It’s that time of year again – time for our iconic southern muscadine grapes to produce their green, purple, black, and golden fruits. Beyond picking them for table grapes, or “eating grapes” as we call them, Muscadine is a staple of jelly-makers and wine-makers all over the area.
Several years ago I purchased five vitis rotundifolia vines of mixed cultivars. I planted them along a fence row and trained them to run in both directions along a pair of wires about belly-height off the ground. I spaced the plants so that the tips of the mature vines would overlap by 6-8 feet so they can cross-pollinate nicely.
Some of my vines produce small purple fruit and some produce the larger champagne-colored grapes that are my favorite. I didn’t keep up with which plant was which but I alternated purple and golden down the fence row.
Folk wisdom has it that when you plant, it takes about three years to produce. The first year they weep, the second year they creep, and the third year they leap. That seems to be about how long it took my vines to take off.
I didn’t think they would produce very good this year because we didn’t get to trim the vines properly before the warm weather snuck up on us and the sap rose in the vines, but they turned out to produce a pretty decent, if not record, crop.
My dad always called the purple ones muscadines and the golden ones scuppernongs but he said that back in the day, his people called them all bullaces.
Bullace is a misnomer for vitis rotundifolia grapes because a bullace is a kind of plum or sloe (as in sloe-gin) that grows on a tree similar to a blackthorn. True bullaces are an old-world plant – they do not grow wild in the United States.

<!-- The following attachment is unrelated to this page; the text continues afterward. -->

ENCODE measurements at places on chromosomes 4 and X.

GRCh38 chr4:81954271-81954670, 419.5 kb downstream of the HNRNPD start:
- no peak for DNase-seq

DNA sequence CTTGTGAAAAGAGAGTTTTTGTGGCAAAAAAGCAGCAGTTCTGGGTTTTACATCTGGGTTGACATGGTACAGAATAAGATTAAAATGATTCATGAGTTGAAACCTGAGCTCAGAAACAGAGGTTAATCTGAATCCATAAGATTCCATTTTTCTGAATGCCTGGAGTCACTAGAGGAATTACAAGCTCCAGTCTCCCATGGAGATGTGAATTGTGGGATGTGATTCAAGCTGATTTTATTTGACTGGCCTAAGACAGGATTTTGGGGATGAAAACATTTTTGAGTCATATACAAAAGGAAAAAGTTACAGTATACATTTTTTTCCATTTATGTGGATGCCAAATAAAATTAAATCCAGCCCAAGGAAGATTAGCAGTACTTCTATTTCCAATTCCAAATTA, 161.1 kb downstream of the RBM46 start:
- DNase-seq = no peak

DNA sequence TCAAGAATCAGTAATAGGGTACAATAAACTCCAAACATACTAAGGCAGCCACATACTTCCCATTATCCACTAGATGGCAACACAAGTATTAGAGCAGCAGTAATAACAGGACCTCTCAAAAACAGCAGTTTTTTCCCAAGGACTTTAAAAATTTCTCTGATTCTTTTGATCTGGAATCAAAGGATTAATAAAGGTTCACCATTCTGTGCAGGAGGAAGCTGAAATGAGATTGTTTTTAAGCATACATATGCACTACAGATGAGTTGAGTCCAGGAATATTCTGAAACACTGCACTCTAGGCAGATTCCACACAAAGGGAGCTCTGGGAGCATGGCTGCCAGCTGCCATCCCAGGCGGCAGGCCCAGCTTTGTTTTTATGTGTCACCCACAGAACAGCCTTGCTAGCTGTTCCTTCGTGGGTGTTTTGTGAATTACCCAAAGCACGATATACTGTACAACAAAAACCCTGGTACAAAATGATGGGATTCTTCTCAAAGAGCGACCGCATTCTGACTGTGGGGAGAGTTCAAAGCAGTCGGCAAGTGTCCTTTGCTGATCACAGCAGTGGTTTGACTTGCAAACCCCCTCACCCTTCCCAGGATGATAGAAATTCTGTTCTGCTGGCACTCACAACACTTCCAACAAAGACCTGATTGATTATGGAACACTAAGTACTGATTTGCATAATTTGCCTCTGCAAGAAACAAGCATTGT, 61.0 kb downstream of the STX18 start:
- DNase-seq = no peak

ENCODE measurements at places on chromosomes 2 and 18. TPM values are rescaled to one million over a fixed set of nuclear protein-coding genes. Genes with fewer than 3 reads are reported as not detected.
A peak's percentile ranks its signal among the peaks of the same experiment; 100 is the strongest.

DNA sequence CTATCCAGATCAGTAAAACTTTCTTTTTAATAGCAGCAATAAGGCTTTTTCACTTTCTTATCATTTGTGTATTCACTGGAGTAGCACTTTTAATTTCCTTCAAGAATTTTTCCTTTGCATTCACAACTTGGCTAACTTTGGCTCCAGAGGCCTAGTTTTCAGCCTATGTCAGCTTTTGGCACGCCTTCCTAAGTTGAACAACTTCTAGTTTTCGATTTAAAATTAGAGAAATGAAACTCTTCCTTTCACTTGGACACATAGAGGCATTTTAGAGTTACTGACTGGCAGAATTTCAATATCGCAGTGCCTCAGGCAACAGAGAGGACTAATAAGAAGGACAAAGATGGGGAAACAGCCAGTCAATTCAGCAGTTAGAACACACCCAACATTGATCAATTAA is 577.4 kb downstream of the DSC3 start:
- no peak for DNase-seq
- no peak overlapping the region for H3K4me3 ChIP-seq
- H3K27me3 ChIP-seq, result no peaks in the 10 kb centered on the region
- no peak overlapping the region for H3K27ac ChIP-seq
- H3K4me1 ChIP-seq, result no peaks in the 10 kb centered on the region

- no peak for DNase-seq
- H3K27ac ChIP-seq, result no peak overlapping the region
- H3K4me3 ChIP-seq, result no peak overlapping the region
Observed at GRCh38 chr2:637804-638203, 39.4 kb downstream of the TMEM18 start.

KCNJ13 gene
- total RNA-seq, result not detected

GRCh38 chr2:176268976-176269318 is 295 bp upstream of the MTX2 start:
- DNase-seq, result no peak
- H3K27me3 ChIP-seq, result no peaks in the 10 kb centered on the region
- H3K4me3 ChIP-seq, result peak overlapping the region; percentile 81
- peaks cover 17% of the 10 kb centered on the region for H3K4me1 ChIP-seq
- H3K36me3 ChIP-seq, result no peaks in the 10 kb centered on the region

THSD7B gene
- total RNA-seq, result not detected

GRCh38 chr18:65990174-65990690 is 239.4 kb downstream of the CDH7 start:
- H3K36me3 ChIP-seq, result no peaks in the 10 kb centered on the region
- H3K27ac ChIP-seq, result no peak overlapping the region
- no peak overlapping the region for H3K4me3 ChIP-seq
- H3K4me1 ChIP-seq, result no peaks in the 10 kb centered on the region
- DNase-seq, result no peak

Calling muscadines by the name bullace is probably a historical artifact from my dad’s people, some of whom were McInnises, when they came to this country from Scotland through North Carolina in the 1700’s. When they came to this country they must have seen these American grapes and called them by a name of a similar-looking old-world fruit.
North Carolina figures into the other name for this native fruit – scuppernongs. This Algonquin Indian word is the name of a river in what is now northern North Carolina. The Scuppernong river empties into the Albemarle Sound at Columbia, North Carolina. This was the site where these American grapes were first found by Europeans so they were naturally called Scuppernong grapes.
I’ve read that the Scuppernong river makes for a nice, mild canoe trek if you happen to be in the neighborhood but that it is nothing to go out of your way for. Last year some Scouts and I paddled the Bogue Chitto from Holmesville to Franklinton, and I can tell you that the early October Indian summer is a great time to ease up under some shady trees overhanging the river and pick a handful of low-hanging muscadines for a refreshing snack.
Originally published in the Enterprise-Journal Newspaper